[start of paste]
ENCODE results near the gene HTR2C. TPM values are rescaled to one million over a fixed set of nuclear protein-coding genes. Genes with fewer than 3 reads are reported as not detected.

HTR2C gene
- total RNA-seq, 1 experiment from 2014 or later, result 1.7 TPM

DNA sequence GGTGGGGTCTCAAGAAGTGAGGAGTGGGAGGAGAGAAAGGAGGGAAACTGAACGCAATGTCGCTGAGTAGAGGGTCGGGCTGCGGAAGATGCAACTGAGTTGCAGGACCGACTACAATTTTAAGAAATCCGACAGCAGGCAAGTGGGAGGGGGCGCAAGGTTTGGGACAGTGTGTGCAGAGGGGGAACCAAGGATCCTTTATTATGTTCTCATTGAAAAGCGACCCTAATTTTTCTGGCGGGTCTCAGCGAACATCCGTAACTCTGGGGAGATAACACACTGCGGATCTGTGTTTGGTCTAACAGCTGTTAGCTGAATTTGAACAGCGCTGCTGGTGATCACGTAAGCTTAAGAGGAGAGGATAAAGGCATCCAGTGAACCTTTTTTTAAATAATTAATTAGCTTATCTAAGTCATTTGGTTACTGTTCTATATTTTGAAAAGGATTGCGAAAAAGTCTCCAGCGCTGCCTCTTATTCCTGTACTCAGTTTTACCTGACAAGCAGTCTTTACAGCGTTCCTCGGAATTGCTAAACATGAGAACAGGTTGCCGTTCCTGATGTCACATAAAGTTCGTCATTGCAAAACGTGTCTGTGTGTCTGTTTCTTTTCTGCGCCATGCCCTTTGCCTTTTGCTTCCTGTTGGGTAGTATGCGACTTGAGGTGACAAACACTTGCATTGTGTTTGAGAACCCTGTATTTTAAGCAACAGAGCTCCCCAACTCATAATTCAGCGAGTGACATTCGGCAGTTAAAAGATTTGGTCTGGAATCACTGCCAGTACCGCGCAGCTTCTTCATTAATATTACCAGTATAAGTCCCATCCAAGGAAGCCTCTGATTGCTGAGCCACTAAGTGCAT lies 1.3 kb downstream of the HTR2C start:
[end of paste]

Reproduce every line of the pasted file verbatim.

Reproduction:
ENCODE results near the gene HTR2C. TPM values are rescaled to one million over a fixed set of nuclear protein-coding genes. Genes with fewer than 3 reads are reported as not detected.

HTR2C gene
- total RNA-seq, 1 experiment from 2014 or later, result 1.7 TPM

DNA sequence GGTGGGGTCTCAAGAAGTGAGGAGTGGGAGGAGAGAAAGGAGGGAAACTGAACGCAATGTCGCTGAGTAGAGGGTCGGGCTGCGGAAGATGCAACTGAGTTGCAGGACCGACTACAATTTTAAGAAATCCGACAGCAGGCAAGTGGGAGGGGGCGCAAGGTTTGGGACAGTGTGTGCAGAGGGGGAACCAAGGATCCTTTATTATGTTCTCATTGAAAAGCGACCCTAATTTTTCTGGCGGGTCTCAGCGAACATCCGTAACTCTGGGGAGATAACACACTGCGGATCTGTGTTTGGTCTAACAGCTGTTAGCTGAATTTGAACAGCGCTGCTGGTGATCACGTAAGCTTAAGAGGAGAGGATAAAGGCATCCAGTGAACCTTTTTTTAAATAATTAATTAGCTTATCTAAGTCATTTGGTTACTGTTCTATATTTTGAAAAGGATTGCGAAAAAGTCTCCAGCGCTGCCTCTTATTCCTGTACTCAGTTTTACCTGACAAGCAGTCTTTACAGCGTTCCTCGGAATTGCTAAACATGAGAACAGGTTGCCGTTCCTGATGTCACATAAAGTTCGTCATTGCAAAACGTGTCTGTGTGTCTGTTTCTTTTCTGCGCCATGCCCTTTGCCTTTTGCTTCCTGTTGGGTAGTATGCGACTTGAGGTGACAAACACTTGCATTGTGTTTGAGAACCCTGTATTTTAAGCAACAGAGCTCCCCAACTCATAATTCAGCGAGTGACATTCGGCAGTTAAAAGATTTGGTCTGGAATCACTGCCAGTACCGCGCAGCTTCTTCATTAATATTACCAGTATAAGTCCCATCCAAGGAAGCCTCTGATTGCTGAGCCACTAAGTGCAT lies 1.3 kb downstream of the HTR2C start: